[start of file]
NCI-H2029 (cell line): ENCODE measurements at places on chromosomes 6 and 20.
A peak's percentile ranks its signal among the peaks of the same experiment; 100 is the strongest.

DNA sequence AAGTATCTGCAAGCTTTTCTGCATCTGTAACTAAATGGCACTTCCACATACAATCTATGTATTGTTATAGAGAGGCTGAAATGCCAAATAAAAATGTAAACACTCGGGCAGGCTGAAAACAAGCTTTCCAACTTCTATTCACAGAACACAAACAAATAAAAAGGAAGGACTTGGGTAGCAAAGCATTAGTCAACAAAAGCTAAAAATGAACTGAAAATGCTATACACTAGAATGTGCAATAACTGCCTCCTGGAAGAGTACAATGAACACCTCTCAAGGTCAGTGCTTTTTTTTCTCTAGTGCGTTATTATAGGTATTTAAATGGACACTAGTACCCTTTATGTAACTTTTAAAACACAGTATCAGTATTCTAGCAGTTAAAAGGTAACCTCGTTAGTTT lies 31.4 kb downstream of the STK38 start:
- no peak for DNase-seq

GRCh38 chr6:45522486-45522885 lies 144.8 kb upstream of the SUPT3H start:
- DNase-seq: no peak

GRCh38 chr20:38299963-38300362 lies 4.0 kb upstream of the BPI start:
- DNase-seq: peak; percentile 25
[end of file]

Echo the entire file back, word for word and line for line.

NCI-H2029 (cell line): ENCODE measurements at places on chromosomes 6 and 20.
A peak's percentile ranks its signal among the peaks of the same experiment; 100 is the strongest.

DNA sequence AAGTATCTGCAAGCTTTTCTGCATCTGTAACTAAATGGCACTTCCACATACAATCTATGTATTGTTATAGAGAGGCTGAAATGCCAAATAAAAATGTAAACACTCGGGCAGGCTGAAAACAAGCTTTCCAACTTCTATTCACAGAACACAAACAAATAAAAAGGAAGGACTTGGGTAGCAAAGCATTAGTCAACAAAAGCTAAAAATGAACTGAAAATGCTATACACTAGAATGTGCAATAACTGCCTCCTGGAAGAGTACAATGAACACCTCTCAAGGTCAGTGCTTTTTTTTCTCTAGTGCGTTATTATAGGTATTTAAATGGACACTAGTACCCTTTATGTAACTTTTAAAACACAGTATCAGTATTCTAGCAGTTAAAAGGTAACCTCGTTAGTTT lies 31.4 kb downstream of the STK38 start:
- no peak for DNase-seq

GRCh38 chr6:45522486-45522885 lies 144.8 kb upstream of the SUPT3H start:
- DNase-seq: no peak

GRCh38 chr20:38299963-38300362 lies 4.0 kb upstream of the BPI start:
- DNase-seq: peak; percentile 25